Violent video games – the myths and the facts
Surprising results from a new study about kids and video games.
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But for parents who are contemplating throwing out their son’s Wii, wait a minute: The research showed that boys who don’t play video games at all were the most likely to engage in bullying and other antisocial behaviors. That may be because video games are such an important part of socializing for that age, Kutner and Olson say, that these boys are, by definition, “abnormal.” Here again, Kutner says, there’s no proof of causality. “[We’re not saying] ‘Oh just have a video game, and he’ll be fine.’ No, it doesn’t work that way.”Skip to next paragraph
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So, what can parents do, besides throw up their hands and grab the joystick? Actually, Kutner and Olson say that playing the games with your child is an excellent idea, for many reasons. For one, 12-year-olds love being able to trounce their parents at something.
For another, parent and child will be able to have meaningful conversation while playing – whether about video games or not. (Children at that age find it much easier to talk to a parent if they aren’t facing them.) And if a parent finds something that concerns him in the game, a child may listen more thoughtfully than if the parent just issues a blanket refusal to allow future playing, Olson says.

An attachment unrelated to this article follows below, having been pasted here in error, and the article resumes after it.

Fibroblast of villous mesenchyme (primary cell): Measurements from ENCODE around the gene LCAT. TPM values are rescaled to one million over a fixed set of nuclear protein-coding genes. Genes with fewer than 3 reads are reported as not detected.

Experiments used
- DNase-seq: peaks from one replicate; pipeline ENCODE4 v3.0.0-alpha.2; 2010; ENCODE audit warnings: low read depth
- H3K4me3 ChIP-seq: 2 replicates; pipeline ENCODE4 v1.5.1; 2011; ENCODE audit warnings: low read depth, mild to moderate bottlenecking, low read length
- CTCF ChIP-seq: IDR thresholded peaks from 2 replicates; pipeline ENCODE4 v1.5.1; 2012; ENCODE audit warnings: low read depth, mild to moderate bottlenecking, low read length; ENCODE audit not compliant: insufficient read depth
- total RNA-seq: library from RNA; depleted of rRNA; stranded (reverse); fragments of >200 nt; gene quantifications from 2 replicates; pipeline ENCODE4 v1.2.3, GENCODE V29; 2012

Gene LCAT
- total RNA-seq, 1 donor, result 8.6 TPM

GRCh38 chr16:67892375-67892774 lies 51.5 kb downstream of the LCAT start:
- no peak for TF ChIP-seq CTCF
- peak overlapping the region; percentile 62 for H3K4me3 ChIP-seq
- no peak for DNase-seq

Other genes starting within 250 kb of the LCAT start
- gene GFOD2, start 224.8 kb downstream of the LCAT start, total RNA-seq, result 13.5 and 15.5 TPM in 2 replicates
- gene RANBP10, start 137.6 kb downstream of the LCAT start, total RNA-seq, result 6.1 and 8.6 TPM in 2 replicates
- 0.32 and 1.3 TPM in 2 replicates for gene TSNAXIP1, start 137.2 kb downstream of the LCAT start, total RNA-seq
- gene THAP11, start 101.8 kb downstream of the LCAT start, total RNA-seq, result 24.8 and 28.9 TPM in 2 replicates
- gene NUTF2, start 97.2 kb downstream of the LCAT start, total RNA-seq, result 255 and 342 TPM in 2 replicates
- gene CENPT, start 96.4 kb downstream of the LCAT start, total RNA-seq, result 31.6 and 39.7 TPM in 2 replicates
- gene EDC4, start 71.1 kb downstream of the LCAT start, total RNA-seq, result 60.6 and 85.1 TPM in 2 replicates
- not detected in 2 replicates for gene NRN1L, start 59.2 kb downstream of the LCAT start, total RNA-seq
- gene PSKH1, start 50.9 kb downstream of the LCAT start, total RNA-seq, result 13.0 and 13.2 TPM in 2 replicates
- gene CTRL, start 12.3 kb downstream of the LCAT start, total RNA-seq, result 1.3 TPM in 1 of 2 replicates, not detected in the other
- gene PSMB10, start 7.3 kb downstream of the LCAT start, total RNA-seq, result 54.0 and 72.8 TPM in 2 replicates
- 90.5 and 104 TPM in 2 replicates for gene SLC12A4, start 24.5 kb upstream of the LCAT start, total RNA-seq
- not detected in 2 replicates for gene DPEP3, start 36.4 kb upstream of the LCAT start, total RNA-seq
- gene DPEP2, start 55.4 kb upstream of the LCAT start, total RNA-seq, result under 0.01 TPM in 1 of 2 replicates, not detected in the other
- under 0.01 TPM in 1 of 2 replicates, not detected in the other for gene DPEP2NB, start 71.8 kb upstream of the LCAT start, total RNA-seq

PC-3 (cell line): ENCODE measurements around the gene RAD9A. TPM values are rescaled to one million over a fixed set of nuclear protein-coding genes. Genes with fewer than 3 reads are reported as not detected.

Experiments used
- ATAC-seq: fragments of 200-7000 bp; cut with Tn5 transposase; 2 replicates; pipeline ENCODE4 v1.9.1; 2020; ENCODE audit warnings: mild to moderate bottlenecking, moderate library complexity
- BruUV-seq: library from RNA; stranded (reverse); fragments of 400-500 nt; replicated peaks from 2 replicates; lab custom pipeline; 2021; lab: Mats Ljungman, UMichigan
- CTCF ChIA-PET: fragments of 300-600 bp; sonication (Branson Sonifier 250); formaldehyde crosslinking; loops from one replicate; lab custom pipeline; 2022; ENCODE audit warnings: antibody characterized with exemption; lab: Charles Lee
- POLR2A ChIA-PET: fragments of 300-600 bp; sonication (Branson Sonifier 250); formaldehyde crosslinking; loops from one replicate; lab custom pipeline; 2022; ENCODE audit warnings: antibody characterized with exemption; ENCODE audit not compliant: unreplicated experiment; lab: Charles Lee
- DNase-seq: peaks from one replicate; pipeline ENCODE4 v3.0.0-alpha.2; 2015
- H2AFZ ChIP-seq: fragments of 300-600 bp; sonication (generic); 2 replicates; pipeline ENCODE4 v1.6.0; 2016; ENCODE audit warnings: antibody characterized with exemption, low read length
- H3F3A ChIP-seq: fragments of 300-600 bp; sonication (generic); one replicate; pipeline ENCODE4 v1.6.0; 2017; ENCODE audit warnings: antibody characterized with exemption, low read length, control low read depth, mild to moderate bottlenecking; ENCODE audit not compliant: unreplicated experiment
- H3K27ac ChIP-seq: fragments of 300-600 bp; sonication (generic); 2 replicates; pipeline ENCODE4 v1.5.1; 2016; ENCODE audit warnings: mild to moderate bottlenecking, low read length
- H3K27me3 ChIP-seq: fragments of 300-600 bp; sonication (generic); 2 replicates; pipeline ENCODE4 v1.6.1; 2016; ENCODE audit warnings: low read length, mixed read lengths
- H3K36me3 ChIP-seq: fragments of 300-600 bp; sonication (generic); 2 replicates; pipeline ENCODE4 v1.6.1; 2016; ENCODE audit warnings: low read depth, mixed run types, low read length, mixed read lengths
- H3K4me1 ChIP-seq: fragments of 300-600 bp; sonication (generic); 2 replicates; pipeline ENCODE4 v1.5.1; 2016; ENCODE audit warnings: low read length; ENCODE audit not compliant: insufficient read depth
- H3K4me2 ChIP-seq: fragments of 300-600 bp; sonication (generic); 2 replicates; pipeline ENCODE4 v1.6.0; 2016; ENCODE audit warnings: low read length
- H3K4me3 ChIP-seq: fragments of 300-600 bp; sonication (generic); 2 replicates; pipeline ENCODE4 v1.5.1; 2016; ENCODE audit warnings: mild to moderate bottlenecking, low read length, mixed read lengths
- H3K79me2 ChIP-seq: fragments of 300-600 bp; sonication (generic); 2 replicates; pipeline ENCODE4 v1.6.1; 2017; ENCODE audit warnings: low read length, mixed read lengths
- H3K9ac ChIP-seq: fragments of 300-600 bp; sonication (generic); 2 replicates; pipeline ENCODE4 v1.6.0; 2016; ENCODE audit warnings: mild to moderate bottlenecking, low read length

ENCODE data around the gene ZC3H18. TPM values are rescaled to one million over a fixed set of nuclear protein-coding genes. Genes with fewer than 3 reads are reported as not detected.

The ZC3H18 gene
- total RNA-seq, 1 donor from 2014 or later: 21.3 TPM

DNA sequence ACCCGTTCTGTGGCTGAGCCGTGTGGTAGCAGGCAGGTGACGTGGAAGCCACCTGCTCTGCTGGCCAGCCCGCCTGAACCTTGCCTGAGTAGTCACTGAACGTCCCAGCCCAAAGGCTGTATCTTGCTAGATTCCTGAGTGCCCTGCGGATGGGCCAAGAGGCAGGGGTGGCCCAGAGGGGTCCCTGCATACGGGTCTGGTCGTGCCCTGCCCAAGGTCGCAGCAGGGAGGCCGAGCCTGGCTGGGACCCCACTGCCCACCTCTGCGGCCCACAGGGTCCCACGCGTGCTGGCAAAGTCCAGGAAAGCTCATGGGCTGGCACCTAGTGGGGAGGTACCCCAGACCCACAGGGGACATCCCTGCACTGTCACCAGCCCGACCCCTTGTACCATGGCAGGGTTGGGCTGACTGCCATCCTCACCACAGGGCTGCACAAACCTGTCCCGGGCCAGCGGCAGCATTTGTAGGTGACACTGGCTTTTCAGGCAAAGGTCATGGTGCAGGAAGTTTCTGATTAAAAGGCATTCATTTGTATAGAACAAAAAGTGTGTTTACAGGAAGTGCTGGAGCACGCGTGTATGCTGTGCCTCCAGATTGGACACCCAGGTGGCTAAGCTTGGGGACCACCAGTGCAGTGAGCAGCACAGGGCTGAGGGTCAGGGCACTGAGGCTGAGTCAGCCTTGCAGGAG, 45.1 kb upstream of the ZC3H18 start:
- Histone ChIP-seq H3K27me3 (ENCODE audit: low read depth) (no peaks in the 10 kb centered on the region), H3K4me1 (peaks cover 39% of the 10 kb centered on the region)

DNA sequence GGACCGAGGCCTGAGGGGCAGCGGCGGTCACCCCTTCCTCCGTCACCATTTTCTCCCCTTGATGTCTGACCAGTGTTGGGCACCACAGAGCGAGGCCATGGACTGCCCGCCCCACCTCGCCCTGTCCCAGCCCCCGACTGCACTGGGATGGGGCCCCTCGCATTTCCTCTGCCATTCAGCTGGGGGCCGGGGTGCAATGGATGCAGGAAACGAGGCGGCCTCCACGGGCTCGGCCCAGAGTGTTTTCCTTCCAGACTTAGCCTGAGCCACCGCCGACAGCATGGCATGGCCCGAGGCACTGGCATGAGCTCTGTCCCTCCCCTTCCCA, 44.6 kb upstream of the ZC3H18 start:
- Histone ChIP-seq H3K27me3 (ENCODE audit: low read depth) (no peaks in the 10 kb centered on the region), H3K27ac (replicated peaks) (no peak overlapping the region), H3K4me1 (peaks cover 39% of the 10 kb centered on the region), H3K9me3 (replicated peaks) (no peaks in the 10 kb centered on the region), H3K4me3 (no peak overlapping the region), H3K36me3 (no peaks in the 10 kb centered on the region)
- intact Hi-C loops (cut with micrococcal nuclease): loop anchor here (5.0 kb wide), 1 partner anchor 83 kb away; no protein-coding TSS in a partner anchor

However, parents should be aware that not all video games are equal, and that ratings do not tell the whole story. Manhunt and Postal “are two games that no child should ever go near,” says Olson. And she views DefJam Vendetta, a T[een]-rated game, with a dim eye, because of its portrayal of women.
Finally, Kutner says, “We advise parents not to have [game] consoles in a child’s bedroom. You should be able to see what they’re doing; it should be in a public place. Plus, they’ll be able to sleep at night.” Nor should children have televisions in their room, they add.
In their book, Kutner and Olson compare video games to other juvenile media – such as comic books – that caused parents of earlier generations sleepless nights. Although, they note, because video games are nonlinear, parents can’t easily flip through to make sure a particular game is appropriate for their child. “It could take 15 hours of play” to vet a game, and you still might not find the one scene that might make your hair stand on end, Kutner says.
Other experts say that parents should feel free to go slow. “Why do you want something to be tested on your kid? There’s good reason for parents to be a little skeptical,” says Maria Krcmar, a professor of communication at Wake Forest University in North Carolina. She says the scientific community is about a decade away from conclusive understanding about the effects of video games on children.
“It might turn out that video games are completely fine,” Dr. Krcmar adds, although she doesn’t see that happening. If parents don’t let their child play them, “what have they really missed out on?”
But for those parents who simply won’t let their children have video games at home, Olson says, “total denial doesn’t work.” There’s a good chance the child will just find somewhere else to play them. “It’s like saying, ‘We don’t allow books in our house.’ The medium is not good or bad, it’s how you make use of those games.”